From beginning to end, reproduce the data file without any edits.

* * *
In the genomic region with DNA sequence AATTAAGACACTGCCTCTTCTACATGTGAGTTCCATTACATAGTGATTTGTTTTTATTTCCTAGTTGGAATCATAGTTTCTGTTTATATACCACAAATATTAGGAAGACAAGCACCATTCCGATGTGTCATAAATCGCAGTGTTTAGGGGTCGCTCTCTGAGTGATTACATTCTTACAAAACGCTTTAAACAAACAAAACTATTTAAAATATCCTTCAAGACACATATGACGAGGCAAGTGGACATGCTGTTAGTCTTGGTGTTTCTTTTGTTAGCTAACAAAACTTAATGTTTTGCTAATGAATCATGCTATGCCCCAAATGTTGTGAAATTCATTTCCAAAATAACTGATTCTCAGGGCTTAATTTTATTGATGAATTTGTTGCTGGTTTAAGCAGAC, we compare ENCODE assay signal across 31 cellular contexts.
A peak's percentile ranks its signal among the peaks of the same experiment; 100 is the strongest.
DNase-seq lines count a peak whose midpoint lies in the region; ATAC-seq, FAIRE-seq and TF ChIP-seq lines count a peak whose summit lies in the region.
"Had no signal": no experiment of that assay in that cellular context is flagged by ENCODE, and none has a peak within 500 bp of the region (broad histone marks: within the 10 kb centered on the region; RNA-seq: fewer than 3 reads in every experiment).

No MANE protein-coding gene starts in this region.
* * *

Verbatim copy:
In the genomic region with DNA sequence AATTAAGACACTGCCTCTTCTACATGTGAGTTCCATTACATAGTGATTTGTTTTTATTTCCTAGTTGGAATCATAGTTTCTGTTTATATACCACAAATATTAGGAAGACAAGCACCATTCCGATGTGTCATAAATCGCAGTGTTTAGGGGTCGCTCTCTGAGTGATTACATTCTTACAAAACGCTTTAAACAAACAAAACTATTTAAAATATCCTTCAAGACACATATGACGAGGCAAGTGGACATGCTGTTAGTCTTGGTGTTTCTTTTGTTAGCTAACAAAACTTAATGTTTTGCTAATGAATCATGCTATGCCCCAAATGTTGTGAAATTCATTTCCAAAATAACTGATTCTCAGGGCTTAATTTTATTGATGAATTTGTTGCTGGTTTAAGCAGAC, we compare ENCODE assay signal across 31 cellular contexts.
A peak's percentile ranks its signal among the peaks of the same experiment; 100 is the strongest.
DNase-seq lines count a peak whose midpoint lies in the region; ATAC-seq, FAIRE-seq and TF ChIP-seq lines count a peak whose summit lies in the region.
"Had no signal": no experiment of that assay in that cellular context is flagged by ENCODE, and none has a peak within 500 bp of the region (broad histone marks: within the 10 kb centered on the region; RNA-seq: fewer than 3 reads in every experiment).

No MANE protein-coding gene starts in this region.